What happens to terrestrial organic matter in the ocean?
|Title||What happens to terrestrial organic matter in the ocean?|
|Publication Type||Journal Article|
|Year of Publication||1997|
|Authors||Hedges, JI, Keil, RG, Benner, R|
|Keywords||DOC, lignin, organic matter preservation, partitioning, POC, pollen, river input, soil, surface area, terrestrial biomarker, terrestrial organic matter|
Each year rivers transport approximately 0.25×1015g of dissolved (<0.5μm) organic carbon (DOC) and 0.15×1015g of particulate (>0.5μm) organic carbon (POC) from continents to the ocean. Global discharge of riverine DOC is sufficient alone to sustain turnover of the entire pool of organic carbon dissolved in seawater. Similarly, the input of terrestrial POC by rivers is adequate to supply all the organic carbon buried in marine sediments. Because riverine organic matter consists of highly degraded, nitrogen-poor remains of terrestrial organisms, it might be expected to suffer minimal respiration in the ocean. One of the biggest mysteries in the global carbon cycle, therefore, is that only a small fraction of the organic matter dissolved in seawater and preserved in marine sediments appears to be land-derived. Either our global budgets and distribution estimates are greatly in error, or both dissolved and particulate organic matter of terrestrial origin suffer rapid and remarkably extensive remineralization at sea. Although many uncertainties remain, recent studies provide growing evidence for destruction of both dissolved and particulate terrestrial organic matter in the ocean. The mechanisms by which these huge masses of organic materials might be so rapidly oxidized following discharge are largely unknown. This report focuses on the transport and transformations of land-derived organic matter in the ocean, highlighting recent research on the patterns and processes involved.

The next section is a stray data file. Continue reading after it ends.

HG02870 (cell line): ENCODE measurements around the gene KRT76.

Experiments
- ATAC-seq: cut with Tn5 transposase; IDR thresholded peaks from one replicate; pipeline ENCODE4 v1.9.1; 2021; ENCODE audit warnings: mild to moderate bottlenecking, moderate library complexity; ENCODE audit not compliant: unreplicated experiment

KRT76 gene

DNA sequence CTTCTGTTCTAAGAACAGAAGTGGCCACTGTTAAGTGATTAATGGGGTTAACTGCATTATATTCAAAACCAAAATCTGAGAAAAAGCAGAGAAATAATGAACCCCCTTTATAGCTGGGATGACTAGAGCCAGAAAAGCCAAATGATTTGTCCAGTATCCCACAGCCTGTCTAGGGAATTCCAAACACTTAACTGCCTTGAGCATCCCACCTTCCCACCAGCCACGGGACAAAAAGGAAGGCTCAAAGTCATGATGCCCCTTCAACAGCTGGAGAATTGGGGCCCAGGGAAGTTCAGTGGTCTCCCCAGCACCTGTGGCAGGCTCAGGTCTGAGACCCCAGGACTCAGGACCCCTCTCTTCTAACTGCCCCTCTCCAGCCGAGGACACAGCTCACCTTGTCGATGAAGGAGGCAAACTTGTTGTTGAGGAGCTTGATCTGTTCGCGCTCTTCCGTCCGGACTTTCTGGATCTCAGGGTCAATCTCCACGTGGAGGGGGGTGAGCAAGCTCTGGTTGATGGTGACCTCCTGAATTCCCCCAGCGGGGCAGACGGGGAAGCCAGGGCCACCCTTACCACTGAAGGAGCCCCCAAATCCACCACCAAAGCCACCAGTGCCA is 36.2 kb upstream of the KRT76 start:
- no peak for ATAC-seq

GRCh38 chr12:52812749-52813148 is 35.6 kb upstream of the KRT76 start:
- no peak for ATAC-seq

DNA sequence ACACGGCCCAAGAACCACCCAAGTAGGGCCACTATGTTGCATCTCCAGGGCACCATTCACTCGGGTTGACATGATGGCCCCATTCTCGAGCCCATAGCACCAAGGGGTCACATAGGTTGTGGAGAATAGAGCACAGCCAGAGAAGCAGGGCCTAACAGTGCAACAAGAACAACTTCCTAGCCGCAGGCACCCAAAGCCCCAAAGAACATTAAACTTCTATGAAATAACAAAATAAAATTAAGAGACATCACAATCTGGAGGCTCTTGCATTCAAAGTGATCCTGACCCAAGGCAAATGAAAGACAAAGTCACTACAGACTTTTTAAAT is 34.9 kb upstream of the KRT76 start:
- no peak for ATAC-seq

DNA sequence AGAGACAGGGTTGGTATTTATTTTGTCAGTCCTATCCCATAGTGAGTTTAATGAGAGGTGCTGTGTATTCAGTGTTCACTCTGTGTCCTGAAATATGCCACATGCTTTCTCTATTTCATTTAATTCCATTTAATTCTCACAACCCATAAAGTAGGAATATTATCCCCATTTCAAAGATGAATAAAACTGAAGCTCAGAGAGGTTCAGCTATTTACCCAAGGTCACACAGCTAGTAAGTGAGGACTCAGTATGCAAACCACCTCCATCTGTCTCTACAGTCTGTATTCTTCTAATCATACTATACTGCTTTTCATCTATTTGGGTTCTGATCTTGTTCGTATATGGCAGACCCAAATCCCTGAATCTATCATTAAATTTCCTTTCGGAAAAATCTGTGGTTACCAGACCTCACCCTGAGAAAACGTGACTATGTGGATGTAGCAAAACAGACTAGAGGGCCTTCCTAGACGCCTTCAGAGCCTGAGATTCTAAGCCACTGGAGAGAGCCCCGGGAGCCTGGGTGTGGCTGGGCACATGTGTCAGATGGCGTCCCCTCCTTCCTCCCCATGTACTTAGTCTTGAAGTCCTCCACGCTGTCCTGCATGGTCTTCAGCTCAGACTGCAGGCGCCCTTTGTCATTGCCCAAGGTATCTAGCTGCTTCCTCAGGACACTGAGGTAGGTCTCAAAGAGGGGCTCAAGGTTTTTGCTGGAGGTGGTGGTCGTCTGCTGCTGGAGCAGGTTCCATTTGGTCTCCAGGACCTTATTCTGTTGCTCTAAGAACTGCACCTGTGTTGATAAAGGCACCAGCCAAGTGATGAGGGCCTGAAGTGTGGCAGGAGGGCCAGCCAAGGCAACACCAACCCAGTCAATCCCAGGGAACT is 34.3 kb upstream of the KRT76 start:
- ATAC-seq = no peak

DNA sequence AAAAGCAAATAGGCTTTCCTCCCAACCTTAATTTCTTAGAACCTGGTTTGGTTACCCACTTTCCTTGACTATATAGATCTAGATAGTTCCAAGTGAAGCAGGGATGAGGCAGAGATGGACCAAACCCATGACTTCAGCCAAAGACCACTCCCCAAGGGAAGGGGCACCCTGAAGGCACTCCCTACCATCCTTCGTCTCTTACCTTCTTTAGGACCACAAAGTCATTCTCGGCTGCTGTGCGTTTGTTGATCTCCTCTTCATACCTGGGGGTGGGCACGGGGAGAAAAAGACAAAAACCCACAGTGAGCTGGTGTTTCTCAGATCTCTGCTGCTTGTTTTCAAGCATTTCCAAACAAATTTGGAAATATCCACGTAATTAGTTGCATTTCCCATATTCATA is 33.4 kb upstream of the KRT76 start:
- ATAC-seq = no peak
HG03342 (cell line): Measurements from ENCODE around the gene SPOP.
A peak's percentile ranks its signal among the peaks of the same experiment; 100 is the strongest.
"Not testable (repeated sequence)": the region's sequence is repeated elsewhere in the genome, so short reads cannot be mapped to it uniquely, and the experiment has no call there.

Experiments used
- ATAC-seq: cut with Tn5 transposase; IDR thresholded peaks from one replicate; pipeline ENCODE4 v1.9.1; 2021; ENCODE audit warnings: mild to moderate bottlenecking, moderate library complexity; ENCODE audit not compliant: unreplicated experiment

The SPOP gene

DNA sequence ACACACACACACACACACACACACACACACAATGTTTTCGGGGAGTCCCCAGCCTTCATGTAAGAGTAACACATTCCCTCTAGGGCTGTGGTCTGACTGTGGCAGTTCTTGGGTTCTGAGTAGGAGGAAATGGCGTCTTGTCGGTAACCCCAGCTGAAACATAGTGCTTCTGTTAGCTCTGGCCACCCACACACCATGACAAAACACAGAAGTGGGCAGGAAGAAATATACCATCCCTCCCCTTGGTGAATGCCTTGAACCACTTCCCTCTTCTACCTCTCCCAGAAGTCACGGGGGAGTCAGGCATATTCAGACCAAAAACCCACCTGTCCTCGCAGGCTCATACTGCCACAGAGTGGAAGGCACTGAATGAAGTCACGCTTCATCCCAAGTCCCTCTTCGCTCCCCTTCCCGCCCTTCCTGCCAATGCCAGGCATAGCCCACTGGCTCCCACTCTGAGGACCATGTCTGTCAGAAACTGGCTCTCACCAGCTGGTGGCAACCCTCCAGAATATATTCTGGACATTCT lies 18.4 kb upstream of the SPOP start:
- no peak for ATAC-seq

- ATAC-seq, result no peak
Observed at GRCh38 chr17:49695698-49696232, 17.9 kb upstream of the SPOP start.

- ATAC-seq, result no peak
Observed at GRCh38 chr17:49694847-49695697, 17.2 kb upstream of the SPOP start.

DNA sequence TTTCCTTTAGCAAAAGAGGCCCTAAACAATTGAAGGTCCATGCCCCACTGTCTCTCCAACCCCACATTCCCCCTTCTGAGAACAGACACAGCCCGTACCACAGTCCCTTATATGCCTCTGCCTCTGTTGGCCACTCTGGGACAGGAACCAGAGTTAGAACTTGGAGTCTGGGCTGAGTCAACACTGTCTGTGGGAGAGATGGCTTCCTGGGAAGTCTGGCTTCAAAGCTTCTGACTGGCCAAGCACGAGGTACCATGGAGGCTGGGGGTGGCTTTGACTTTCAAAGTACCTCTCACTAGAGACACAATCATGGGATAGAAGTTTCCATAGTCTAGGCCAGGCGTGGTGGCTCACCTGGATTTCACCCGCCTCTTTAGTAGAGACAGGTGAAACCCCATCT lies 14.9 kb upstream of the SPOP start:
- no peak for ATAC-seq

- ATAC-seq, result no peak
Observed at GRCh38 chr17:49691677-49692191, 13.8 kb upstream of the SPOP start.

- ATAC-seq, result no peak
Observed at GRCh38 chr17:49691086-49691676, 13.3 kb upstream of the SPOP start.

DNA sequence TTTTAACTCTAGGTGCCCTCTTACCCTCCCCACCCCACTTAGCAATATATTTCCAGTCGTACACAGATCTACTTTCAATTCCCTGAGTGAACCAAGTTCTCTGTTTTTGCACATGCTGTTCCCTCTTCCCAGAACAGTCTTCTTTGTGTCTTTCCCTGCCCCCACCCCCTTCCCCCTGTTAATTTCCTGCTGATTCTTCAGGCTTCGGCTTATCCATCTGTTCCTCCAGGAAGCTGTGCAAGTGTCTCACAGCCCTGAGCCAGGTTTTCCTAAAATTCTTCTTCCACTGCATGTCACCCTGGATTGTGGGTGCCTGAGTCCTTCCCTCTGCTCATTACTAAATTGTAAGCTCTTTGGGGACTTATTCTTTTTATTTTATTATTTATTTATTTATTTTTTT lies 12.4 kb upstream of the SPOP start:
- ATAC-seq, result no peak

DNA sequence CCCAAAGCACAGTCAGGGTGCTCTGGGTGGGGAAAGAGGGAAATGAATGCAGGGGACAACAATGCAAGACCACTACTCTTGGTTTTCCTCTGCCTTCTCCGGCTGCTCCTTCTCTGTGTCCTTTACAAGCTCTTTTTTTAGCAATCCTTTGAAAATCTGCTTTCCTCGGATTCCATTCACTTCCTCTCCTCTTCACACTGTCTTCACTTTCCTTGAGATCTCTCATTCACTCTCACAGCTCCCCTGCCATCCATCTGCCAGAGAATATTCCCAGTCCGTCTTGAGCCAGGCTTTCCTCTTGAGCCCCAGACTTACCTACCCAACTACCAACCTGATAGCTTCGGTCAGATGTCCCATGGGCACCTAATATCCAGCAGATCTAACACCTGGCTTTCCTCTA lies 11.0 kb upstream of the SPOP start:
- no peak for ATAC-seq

|Short Title||Organic Geochemistry|